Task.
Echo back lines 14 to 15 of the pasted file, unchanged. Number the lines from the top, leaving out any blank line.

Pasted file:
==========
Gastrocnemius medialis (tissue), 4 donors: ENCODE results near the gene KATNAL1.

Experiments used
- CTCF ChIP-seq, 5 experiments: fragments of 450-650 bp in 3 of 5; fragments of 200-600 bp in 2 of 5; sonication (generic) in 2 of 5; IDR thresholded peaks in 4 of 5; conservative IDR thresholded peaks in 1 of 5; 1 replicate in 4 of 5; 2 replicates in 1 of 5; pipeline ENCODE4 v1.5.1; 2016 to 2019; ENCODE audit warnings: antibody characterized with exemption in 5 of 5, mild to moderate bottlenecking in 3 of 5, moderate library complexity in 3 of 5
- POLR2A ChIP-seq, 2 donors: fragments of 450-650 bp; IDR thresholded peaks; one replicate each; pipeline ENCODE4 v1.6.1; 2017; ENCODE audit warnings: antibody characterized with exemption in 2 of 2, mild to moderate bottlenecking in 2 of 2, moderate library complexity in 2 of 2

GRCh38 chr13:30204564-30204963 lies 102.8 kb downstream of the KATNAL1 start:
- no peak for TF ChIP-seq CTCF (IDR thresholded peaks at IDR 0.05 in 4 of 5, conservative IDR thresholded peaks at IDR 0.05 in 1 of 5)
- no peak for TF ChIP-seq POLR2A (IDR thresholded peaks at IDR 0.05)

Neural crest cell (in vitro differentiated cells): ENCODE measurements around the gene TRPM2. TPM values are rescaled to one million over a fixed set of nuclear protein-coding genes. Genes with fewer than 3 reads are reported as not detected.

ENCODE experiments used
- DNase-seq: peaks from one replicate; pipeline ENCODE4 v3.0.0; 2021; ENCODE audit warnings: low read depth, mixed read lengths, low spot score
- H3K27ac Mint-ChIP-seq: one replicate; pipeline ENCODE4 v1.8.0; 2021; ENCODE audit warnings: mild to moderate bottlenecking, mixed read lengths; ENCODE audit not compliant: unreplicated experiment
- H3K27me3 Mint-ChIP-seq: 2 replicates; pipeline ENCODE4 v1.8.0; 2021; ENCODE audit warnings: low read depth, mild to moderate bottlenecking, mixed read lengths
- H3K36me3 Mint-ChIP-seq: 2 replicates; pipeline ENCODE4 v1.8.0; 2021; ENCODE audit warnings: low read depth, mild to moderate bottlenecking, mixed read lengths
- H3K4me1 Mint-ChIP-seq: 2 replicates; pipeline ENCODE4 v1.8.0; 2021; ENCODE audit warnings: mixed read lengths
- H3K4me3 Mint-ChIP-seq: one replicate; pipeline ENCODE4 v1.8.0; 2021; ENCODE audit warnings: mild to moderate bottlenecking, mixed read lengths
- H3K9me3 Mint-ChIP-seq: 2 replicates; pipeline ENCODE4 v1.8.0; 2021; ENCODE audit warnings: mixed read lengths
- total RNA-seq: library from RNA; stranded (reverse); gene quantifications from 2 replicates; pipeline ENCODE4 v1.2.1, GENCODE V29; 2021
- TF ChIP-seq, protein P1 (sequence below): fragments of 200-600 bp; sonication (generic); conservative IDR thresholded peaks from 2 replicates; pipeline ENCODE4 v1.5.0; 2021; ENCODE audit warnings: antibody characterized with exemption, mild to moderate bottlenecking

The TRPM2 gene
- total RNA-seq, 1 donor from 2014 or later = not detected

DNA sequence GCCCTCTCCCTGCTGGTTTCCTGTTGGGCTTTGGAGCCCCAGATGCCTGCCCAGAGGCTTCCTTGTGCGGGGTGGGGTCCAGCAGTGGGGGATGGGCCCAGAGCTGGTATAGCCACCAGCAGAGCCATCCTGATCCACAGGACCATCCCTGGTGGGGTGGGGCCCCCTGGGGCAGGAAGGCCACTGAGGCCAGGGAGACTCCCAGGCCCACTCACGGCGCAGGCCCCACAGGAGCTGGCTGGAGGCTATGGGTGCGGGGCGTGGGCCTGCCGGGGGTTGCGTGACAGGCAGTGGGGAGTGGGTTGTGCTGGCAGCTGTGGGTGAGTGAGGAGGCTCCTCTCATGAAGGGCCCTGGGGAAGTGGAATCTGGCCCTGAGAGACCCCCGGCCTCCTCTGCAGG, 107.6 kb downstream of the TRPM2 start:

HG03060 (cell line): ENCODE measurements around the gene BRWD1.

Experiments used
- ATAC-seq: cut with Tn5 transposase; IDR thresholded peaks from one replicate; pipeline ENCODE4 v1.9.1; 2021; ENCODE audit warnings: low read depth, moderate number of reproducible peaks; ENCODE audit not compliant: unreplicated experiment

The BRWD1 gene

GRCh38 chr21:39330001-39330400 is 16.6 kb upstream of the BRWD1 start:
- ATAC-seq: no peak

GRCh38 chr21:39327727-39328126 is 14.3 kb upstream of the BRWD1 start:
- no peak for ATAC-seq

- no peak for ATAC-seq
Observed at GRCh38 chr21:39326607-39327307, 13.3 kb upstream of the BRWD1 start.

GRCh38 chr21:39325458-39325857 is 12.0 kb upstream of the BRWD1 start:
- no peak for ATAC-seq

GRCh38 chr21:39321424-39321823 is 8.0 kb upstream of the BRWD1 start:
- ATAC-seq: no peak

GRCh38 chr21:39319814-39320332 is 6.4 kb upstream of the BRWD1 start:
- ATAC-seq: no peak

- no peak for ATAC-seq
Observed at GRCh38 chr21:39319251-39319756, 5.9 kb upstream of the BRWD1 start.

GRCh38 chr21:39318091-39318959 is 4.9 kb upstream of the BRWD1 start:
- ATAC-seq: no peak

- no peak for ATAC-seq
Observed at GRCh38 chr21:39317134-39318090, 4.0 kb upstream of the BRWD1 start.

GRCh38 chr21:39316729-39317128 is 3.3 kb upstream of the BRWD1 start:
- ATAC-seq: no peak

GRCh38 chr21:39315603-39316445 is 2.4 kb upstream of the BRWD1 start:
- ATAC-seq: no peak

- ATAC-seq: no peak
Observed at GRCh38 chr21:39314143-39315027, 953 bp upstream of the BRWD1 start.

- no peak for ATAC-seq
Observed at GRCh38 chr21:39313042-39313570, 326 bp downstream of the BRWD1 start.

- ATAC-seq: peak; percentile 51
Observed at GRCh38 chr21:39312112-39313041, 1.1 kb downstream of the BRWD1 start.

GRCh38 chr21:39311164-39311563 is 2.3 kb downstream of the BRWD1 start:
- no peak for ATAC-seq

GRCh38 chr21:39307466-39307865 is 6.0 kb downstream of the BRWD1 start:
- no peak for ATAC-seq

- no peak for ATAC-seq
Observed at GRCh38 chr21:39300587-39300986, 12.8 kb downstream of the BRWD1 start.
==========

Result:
- H3K4me1 Mint-ChIP-seq: 2 replicates; pipeline ENCODE4 v1.8.0; 2021; ENCODE audit warnings: mixed read lengths
- H3K4me3 Mint-ChIP-seq: one replicate; pipeline ENCODE4 v1.8.0; 2021; ENCODE audit warnings: mild to moderate bottlenecking, mixed read lengths